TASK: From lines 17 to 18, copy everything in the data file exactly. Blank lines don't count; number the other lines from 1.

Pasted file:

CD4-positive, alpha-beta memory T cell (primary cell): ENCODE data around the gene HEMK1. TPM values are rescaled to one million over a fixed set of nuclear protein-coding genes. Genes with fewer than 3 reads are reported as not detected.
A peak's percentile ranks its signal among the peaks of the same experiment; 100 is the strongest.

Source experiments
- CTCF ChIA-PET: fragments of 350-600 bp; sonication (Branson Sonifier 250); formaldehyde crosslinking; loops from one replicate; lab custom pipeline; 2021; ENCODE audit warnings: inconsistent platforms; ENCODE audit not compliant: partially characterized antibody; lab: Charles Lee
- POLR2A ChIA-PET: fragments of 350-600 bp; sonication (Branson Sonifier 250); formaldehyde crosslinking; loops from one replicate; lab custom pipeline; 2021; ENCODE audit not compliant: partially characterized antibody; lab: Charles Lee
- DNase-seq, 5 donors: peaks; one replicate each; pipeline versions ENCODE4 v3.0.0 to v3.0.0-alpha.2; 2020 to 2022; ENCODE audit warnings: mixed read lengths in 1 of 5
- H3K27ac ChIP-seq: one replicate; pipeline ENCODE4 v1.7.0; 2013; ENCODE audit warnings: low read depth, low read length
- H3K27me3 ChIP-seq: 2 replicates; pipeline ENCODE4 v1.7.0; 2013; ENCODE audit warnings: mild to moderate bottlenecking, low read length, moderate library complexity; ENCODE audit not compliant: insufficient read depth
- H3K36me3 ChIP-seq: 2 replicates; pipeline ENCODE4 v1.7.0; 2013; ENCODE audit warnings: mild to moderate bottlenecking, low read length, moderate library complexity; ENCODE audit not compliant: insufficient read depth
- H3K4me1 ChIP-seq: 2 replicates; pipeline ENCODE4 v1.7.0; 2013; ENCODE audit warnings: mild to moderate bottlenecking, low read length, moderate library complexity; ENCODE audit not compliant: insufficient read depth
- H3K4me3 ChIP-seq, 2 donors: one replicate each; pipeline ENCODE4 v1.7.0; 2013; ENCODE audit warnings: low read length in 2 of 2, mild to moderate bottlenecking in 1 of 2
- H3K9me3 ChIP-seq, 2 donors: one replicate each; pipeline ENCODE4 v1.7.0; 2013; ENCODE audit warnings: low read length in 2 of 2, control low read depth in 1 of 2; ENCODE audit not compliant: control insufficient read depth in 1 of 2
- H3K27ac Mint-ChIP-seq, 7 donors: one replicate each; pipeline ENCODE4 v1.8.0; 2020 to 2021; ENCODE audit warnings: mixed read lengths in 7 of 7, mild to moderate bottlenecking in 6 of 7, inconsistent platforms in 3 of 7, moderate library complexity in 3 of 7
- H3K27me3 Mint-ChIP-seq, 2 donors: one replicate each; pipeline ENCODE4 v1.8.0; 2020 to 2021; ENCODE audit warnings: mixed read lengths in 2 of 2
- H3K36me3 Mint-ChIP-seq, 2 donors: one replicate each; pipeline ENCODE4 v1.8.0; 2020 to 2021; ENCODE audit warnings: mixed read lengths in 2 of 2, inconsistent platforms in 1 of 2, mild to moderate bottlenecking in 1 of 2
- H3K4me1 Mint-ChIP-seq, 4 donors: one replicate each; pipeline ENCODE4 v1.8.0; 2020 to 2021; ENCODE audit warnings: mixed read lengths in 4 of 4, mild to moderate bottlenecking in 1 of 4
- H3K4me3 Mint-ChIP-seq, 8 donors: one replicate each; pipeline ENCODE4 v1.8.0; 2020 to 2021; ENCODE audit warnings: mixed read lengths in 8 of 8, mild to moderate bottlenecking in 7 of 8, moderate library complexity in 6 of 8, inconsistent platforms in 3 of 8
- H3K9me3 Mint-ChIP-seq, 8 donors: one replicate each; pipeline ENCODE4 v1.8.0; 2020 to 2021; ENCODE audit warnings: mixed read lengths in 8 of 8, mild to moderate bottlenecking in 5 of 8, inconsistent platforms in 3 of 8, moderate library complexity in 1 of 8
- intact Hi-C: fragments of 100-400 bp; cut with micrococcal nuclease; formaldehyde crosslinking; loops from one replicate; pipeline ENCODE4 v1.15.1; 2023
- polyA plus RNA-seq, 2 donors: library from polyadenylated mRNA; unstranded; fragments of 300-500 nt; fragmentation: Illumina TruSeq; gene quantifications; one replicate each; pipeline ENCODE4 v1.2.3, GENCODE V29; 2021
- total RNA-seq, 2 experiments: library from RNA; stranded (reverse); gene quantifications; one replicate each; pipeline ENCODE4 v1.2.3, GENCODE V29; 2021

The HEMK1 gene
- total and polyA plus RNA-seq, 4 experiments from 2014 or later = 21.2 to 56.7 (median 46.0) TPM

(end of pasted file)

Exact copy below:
- H3K4me3 Mint-ChIP-seq, 8 donors: one replicate each; pipeline ENCODE4 v1.8.0; 2020 to 2021; ENCODE audit warnings: mixed read lengths in 8 of 8, mild to moderate bottlenecking in 7 of 8, moderate library complexity in 6 of 8, inconsistent platforms in 3 of 8
- H3K9me3 Mint-ChIP-seq, 8 donors: one replicate each; pipeline ENCODE4 v1.8.0; 2020 to 2021; ENCODE audit warnings: mixed read lengths in 8 of 8, mild to moderate bottlenecking in 5 of 8, inconsistent platforms in 3 of 8, moderate library complexity in 1 of 8